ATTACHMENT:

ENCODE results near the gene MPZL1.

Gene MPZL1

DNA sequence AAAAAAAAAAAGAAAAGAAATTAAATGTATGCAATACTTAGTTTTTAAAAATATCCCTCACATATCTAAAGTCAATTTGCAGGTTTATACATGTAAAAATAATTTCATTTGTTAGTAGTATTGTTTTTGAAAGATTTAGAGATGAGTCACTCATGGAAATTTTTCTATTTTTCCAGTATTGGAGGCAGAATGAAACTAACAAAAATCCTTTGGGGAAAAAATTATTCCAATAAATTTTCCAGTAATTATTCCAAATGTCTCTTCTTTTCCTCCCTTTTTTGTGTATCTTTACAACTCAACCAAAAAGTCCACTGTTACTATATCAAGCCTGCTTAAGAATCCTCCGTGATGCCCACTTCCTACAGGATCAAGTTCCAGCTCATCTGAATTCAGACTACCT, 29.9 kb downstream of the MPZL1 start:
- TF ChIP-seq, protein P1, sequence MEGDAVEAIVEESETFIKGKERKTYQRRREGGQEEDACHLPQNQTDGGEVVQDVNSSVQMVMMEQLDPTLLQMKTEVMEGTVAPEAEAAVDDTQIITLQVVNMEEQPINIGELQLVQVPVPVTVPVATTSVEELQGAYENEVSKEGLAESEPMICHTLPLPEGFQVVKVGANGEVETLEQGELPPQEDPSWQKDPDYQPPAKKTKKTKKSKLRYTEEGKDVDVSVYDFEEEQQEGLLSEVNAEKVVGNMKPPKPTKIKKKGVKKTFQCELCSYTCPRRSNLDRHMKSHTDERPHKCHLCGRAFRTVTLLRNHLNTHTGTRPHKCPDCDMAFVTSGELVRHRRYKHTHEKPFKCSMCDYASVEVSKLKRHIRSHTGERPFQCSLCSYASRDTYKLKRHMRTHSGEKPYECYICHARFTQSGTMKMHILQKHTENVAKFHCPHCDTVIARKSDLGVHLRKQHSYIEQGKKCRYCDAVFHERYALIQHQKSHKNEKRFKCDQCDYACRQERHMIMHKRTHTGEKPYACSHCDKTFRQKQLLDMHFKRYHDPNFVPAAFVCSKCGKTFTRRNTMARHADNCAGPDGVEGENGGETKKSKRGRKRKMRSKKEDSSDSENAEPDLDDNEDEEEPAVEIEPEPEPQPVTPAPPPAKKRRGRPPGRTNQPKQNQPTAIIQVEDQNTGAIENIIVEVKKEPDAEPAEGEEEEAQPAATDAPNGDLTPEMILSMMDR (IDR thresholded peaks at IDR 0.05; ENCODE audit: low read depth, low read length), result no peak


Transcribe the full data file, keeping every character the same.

ENCODE results near the gene MPZL1.

Gene MPZL1

DNA sequence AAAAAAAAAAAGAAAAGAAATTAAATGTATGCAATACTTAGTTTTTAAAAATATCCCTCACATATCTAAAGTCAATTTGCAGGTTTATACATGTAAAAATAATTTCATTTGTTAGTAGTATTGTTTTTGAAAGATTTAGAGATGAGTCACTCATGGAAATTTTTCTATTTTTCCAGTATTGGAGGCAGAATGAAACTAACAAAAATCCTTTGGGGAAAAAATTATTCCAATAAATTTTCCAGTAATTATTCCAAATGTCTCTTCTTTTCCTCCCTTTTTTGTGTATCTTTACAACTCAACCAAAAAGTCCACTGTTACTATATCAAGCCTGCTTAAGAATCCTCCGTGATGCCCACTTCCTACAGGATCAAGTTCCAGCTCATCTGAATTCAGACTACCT, 29.9 kb downstream of the MPZL1 start:
- TF ChIP-seq, protein P1, sequence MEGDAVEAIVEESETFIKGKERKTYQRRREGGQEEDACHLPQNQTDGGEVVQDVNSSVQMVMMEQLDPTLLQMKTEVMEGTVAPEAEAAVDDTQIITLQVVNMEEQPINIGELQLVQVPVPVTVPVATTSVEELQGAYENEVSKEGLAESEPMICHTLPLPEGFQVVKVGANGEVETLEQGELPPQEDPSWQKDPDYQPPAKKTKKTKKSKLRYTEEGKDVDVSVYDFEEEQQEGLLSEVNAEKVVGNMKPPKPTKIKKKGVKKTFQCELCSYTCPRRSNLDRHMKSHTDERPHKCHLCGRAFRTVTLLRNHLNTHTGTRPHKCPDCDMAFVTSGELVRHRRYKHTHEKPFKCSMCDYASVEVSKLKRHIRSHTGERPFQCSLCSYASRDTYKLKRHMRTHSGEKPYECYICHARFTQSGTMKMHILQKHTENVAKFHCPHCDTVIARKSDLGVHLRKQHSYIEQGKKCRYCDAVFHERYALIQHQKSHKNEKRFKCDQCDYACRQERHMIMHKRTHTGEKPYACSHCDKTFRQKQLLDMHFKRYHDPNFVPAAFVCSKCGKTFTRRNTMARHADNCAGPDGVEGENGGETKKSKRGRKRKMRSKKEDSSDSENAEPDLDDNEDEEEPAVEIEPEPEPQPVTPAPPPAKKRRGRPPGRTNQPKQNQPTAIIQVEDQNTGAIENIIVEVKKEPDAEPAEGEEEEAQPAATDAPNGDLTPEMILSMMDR (IDR thresholded peaks at IDR 0.05; ENCODE audit: low read depth, low read length), result no peak